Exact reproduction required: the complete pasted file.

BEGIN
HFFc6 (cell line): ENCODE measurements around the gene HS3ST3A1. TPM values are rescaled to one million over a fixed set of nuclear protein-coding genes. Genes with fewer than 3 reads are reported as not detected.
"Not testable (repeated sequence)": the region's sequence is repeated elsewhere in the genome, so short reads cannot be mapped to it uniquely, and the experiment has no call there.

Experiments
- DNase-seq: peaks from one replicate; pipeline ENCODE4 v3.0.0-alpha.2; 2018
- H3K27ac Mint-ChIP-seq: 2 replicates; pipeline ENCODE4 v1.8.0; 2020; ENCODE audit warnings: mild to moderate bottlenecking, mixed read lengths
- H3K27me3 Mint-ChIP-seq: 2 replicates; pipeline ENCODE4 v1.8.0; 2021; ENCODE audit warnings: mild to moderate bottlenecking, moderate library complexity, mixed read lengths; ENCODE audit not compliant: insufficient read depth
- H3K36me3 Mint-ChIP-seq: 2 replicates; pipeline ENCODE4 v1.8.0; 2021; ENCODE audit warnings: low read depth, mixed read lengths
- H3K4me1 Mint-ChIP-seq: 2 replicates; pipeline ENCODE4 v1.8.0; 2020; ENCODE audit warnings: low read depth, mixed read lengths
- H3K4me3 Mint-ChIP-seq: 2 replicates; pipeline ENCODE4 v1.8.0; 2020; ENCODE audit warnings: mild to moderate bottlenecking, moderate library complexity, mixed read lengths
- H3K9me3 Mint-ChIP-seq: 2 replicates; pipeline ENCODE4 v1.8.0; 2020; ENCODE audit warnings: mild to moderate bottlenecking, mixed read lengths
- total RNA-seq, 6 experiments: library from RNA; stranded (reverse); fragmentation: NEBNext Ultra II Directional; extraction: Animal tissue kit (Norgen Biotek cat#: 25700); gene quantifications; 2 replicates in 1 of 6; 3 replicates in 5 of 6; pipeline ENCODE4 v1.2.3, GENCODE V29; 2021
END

HFFc6 (cell line): ENCODE measurements around the gene HS3ST3A1. TPM values are rescaled to one million over a fixed set of nuclear protein-coding genes. Genes with fewer than 3 reads are reported as not detected.
"Not testable (repeated sequence)": the region's sequence is repeated elsewhere in the genome, so short reads cannot be mapped to it uniquely, and the experiment has no call there.

Experiments
- DNase-seq: peaks from one replicate; pipeline ENCODE4 v3.0.0-alpha.2; 2018
- H3K27ac Mint-ChIP-seq: 2 replicates; pipeline ENCODE4 v1.8.0; 2020; ENCODE audit warnings: mild to moderate bottlenecking, mixed read lengths
- H3K27me3 Mint-ChIP-seq: 2 replicates; pipeline ENCODE4 v1.8.0; 2021; ENCODE audit warnings: mild to moderate bottlenecking, moderate library complexity, mixed read lengths; ENCODE audit not compliant: insufficient read depth
- H3K36me3 Mint-ChIP-seq: 2 replicates; pipeline ENCODE4 v1.8.0; 2021; ENCODE audit warnings: low read depth, mixed read lengths
- H3K4me1 Mint-ChIP-seq: 2 replicates; pipeline ENCODE4 v1.8.0; 2020; ENCODE audit warnings: low read depth, mixed read lengths
- H3K4me3 Mint-ChIP-seq: 2 replicates; pipeline ENCODE4 v1.8.0; 2020; ENCODE audit warnings: mild to moderate bottlenecking, moderate library complexity, mixed read lengths
- H3K9me3 Mint-ChIP-seq: 2 replicates; pipeline ENCODE4 v1.8.0; 2020; ENCODE audit warnings: mild to moderate bottlenecking, mixed read lengths
- total RNA-seq, 6 experiments: library from RNA; stranded (reverse); fragmentation: NEBNext Ultra II Directional; extraction: Animal tissue kit (Norgen Biotek cat#: 25700); gene quantifications; 2 replicates in 1 of 6; 3 replicates in 5 of 6; pipeline ENCODE4 v1.2.3, GENCODE V29; 2021